These mutations usually affect the production of a particular protein in the peripheral nerves, either causing the protein to be faulty or not produced at all. How this then leads to damage of the peripheral nerves is not well understood for all types of CMT, however, many researchers around the world are looking into this. The most common sub-type of CMT is CMT 1A. It is usually caused by the duplication of a gene on chromosome number 17.
This gene carries the instructions for a protein found in myelin, called peripheral myelin protein 22 (PMP-22). Individuals with this condition have an extra copy of PMP-22 (three copies instead of the usual two) because they have an extra copy of a small part of chromosome 17 containing the PMP-22 gene. Although this mutation, commonly called the chromosome 17 duplication, is usually inherited in an autosomal dominant manner, it has been found in some individuals with healthy parents and thus represents a new mutation. More rarely, people with CMT1A have a change in, rather than a duplication of, the PMP-22 gene.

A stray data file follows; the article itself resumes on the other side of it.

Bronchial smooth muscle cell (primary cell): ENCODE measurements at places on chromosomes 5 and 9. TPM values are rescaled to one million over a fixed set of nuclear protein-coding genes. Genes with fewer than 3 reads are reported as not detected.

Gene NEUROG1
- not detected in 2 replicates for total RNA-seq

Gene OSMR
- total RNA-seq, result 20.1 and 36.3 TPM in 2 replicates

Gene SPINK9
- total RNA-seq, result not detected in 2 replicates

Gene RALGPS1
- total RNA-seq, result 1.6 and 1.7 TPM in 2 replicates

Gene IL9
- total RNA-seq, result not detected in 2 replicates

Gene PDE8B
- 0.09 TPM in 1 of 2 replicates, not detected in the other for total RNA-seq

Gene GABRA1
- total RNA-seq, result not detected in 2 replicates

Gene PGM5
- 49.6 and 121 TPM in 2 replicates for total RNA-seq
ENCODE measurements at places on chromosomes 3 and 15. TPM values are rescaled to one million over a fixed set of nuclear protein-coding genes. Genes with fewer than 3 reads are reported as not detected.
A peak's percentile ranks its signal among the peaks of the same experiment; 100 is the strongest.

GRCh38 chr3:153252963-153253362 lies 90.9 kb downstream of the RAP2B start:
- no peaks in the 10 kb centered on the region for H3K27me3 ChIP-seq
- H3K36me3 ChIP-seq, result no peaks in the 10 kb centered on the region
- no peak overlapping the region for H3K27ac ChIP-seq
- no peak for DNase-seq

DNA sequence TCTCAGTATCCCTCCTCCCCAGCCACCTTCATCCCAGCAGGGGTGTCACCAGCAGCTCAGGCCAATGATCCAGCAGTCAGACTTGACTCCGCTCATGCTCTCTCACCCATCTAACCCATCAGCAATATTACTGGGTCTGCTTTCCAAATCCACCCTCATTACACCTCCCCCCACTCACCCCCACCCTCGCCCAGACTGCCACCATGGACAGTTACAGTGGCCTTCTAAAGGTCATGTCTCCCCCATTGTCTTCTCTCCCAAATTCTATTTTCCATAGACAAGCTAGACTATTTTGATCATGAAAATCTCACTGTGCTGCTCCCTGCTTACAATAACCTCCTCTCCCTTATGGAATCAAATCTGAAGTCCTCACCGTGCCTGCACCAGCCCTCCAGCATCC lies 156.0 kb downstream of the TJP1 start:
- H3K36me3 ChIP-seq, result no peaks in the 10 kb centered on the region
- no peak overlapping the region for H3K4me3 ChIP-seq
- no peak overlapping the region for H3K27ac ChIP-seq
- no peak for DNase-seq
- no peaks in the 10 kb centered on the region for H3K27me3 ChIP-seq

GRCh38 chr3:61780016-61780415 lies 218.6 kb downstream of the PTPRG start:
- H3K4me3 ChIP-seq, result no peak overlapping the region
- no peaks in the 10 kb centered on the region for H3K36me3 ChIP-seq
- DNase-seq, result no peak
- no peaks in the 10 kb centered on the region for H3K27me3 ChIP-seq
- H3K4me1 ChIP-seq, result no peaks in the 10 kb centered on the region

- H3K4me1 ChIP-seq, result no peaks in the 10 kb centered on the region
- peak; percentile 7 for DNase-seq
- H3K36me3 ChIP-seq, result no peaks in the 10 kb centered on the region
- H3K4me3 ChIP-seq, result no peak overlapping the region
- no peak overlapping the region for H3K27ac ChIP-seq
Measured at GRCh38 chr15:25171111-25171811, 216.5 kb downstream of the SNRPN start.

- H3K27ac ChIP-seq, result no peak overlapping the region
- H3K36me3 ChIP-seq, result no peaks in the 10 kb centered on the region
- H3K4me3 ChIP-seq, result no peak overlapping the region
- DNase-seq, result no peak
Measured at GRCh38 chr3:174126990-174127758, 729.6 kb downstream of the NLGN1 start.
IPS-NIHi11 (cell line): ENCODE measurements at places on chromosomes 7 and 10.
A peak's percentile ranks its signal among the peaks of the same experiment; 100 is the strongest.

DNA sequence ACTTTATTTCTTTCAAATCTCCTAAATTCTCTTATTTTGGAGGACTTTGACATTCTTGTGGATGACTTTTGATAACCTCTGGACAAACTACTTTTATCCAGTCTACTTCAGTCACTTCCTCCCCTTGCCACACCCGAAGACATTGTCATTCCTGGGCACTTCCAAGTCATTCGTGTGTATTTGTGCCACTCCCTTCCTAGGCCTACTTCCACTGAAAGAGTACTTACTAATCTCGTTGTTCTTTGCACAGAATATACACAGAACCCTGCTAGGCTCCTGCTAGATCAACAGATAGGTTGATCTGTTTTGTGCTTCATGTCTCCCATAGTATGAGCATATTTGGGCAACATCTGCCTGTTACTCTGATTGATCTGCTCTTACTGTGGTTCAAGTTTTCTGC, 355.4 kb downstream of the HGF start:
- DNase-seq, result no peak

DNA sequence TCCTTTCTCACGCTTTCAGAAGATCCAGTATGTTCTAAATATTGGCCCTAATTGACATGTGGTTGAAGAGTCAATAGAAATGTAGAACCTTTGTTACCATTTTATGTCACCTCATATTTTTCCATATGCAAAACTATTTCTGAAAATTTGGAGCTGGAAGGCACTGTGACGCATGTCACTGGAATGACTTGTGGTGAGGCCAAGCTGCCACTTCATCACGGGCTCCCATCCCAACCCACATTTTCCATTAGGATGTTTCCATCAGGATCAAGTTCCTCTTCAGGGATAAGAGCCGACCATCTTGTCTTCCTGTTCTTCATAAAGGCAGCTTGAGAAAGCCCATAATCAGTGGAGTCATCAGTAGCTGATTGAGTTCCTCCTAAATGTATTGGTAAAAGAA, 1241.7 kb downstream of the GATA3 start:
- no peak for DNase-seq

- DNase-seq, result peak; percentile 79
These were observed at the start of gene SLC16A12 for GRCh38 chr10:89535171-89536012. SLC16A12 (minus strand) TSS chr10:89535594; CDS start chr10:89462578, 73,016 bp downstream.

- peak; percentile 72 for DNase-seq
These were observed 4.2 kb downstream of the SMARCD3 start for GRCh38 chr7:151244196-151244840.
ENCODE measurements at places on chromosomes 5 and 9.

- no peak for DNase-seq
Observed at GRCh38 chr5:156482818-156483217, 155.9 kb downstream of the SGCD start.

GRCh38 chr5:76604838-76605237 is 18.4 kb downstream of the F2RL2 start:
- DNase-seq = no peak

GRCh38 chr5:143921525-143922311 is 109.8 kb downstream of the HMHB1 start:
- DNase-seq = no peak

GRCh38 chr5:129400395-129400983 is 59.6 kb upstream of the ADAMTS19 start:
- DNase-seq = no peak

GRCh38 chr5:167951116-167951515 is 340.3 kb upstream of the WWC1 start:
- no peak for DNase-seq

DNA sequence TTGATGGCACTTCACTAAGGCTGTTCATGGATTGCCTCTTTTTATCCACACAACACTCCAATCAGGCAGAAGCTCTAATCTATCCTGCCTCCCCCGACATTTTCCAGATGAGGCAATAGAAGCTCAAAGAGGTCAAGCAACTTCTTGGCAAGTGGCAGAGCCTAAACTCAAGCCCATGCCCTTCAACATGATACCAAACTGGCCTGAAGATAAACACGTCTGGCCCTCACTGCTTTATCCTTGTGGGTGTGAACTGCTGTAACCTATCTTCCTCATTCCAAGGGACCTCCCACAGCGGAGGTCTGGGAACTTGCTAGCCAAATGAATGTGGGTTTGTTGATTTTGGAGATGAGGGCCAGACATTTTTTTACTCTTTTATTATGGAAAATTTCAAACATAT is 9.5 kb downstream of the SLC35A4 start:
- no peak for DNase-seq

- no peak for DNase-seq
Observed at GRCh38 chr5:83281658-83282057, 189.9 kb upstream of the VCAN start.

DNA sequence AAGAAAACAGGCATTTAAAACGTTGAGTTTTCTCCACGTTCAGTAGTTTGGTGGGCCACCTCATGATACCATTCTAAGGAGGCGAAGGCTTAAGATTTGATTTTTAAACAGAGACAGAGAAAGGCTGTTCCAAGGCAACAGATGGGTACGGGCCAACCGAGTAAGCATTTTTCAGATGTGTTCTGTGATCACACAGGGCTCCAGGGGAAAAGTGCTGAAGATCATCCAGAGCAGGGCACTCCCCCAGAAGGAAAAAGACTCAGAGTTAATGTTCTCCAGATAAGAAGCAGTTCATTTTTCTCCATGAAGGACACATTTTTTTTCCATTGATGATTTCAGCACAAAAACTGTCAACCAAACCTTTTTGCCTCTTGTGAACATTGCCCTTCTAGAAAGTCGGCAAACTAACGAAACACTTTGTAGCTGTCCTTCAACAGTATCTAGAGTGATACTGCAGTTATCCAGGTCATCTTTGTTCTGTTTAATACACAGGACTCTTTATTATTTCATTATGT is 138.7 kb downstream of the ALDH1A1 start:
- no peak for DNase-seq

How is CMT inherited?
There are different inheritance patterns for different types of CMT. Most sub-types of CMT type 1 are inherited in an autosomal dominant manner. This means that you only need to inherit the faulty gene from one parent to have the condition. CMT X1 is the only exception in the type 1 category – it has X-linked inheritance, which means it is determined by a gene carried on the X chromosome (one of the sex chromosomes).
As males have only one X chromosome, and females have two, males tend to be much more severely affected by CMT X1 than females. Although most sub-types of CMT type 2 are autosominal dominant, there are a few rare sub-types that are inherited in an autosominal recessive manner. This means that you need to inherit the faulty gene from both parents to have the condition. For more explanation on the different patterns of inheritance, please see our Inheritance factsheet.